Shooting Into the Past

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    Anniversaries.They can bring the best or the worst out of people and elicit emotions ranging from jubilance to rage and everything in between. For Sean Woods, some anniversaries are inescapable.

    Today marks the 15th anniversary that Woods, the director of basketball operations for the TCU men’s basketball team, hit what was thought to be the eventual game-winning shot in 1992 for his Kentucky Wildcats in the East Regional Final against the Duke Blue Devils.

    “It seems like it has been a year or two ago,” Woods said in reference to the game. “They play it so much – they’ll never let it die.”

    The “it” Woods referred to was the game’s final 2.1 seconds, which featured Christian Laettner’s improbable full-court catch, spin and fade-away buzzer-beater – a play that is remembered as arguably the most memorable sequence of events in the long and storied history of men’s college basketball.

    Woods said a communication breakdown occurred between Wildcat players John Pelphrey and Deron Feldhaus on where to be on the court in regards to guarding Laettner.

    “(Laettner) got a better shot than what he thought he was about to get,” Woods said.

    In the end, Woods’ 21-point, nine-assist performance was not enough to overcome the final twist of what is perhaps the greatest college basketball game of all time. What was supposed to be a fairy tale Final Four appearance in his senior season turned into a nightmare in the blink of an eye, and brought Woods to the floor in agony.

    “I just lost all power in my legs – just devastated,” Woods said. “I wished it was a dream.”

    Although it was depressing to see Duke win the national title without much of a challenge the rest of the way during the 1992 tournament, Woods said time heals all wounds, and he looks back and is very grateful to have been a part of the game. Of course, that does not mean he has forgotten the outcome.

    “The only down thing is that it’s considered the greatest game in college basketball, but (we) lost it,” Woods said.

    After playing his final college game, Woods had a brief stint in the NBA with the Indiana Pacers and worked camps with several NBA players such as Antoine Walker and Tony Delk before entering the coaching ranks. From there, he went from high school assistant coach to his current post as director of basketball operations in a short period of time.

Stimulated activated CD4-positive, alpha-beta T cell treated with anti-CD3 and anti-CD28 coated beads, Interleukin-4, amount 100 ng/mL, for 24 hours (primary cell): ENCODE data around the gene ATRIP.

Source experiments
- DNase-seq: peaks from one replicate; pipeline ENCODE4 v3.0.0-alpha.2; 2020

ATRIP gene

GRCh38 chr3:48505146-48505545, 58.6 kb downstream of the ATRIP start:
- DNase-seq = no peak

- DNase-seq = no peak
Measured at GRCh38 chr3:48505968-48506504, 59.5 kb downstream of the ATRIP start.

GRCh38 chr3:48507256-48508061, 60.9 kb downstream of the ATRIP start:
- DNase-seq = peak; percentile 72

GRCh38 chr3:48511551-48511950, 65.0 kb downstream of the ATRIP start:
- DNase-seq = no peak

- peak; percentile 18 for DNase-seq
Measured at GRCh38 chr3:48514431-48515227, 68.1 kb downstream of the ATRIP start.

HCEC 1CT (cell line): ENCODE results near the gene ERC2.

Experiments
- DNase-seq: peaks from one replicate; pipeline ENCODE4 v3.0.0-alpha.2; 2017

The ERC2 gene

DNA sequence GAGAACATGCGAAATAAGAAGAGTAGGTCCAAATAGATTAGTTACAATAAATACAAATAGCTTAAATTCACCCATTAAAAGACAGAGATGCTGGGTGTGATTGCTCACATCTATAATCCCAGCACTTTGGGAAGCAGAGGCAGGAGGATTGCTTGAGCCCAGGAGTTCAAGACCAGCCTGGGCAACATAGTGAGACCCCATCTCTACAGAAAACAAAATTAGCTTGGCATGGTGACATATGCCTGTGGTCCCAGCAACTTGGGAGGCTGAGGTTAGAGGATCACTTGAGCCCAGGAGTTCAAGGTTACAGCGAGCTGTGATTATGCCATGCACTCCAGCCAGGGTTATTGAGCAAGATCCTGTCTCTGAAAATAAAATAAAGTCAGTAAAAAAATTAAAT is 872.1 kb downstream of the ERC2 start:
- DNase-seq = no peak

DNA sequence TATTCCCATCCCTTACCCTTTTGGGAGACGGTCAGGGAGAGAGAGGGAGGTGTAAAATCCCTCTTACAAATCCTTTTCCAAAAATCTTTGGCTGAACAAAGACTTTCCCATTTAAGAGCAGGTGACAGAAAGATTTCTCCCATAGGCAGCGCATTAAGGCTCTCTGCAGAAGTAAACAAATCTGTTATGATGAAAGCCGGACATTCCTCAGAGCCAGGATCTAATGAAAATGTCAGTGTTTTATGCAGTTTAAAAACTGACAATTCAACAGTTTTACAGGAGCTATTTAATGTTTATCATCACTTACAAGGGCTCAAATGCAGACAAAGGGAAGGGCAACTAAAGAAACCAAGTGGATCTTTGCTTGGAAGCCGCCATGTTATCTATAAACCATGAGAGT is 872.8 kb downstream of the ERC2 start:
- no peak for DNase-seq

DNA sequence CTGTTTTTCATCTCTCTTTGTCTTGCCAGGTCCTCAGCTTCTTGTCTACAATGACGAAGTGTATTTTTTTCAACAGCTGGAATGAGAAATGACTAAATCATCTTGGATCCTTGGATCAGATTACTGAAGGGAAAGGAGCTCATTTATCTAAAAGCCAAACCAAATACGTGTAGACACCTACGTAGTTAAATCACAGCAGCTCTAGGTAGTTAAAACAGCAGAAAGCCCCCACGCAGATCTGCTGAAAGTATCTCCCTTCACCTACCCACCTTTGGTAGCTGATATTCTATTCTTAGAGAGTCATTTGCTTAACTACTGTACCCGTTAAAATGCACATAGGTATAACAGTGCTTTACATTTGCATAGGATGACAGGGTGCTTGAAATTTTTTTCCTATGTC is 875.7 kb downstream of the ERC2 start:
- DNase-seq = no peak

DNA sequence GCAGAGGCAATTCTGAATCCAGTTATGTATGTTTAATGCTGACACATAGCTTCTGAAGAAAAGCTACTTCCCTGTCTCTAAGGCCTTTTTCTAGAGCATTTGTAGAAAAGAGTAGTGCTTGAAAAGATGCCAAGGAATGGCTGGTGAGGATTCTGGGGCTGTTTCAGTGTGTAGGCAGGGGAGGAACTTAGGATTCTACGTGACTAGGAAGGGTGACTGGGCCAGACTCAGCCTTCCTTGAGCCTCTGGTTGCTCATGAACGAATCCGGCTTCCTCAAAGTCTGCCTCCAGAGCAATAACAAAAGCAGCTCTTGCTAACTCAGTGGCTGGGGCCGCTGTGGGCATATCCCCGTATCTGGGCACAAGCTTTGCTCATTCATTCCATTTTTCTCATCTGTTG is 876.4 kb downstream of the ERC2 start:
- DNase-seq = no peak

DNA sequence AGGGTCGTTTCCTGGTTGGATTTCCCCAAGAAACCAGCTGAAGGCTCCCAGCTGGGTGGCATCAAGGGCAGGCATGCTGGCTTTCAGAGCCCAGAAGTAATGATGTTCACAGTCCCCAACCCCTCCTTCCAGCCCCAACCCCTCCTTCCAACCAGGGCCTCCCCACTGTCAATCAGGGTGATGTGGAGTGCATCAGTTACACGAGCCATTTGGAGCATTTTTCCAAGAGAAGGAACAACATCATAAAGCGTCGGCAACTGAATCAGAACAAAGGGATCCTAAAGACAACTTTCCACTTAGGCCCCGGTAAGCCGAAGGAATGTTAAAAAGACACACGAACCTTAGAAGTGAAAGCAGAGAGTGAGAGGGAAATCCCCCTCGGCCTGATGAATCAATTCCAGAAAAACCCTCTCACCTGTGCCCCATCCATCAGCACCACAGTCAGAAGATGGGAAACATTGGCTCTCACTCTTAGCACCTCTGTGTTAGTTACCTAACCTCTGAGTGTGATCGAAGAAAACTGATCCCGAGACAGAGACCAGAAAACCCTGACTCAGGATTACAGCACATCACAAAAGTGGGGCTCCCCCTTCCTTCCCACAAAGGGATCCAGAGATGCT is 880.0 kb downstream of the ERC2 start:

He said that although this past season, his first at TCU, was a rough one for the men’s team, he is confident that his winning background will contribute to better times for the Horned Frogs basketball and head coach Neil Dougherty, who he said he enjoys working for.

    “I just want to be able to help as much as I can,” Woods said. “I want to help coach Dougherty have success here at TCU.”

    His arrival at TCU also has given Woods the chance to team up with his stepson, Martiese Morones.

    Morones, a freshman point guard, said that after signing his letter of intent in April 2006, Woods was offered the job of director of basketball operations shortly thereafter. Woods was officially announced as director of basketball operations in August 2006. Morones said that while the clip of Laettner’s shot still results in flashbacks for Woods regarding what could have been, he remains proud of his stepfather and all that he has been able to accomplish throughout the course of his post-Kentucky life.

    “It feels good knowing that your dad played in one of the most memorable games in college basketball,” Morones said. “Seeing that he played in a game like that makes me want to play in a game like that someday.”

    In Woods’ office, the casual spectator will find that it is here where Woods pays tribute to the present and future of Horned Frogs purple while remembering his glory days in Lexington, Ky. A picture of Woods with the three other seniors from the 1991-92 Kentucky team, coined “The Unforgettables” by college basketball circles everywhere, as well as then-Kentucky head coach Rick Pitino sits in his office.

    Woods said these men, not one game 15 years ago, shaped his life, and helped make him into the man he is today.

    “It’s OK to lose, but if you can look in the mirror and say ‘I gave it everything I had,’ then that’s the best thing you can ask of yourself,” Woods said.

    So as sports outlets nationwide put the Laettner clip on repeat today, fans might see a player in a blue jersey in the bottom, right-hand corner of the television screen fall to the floor in defeat. What they do not show is a man who is much more than one game. After today, he can go back to living his life as director of basketball operations.

    But that’s what anniversaries are for: to remember the past to better one’s self for the future.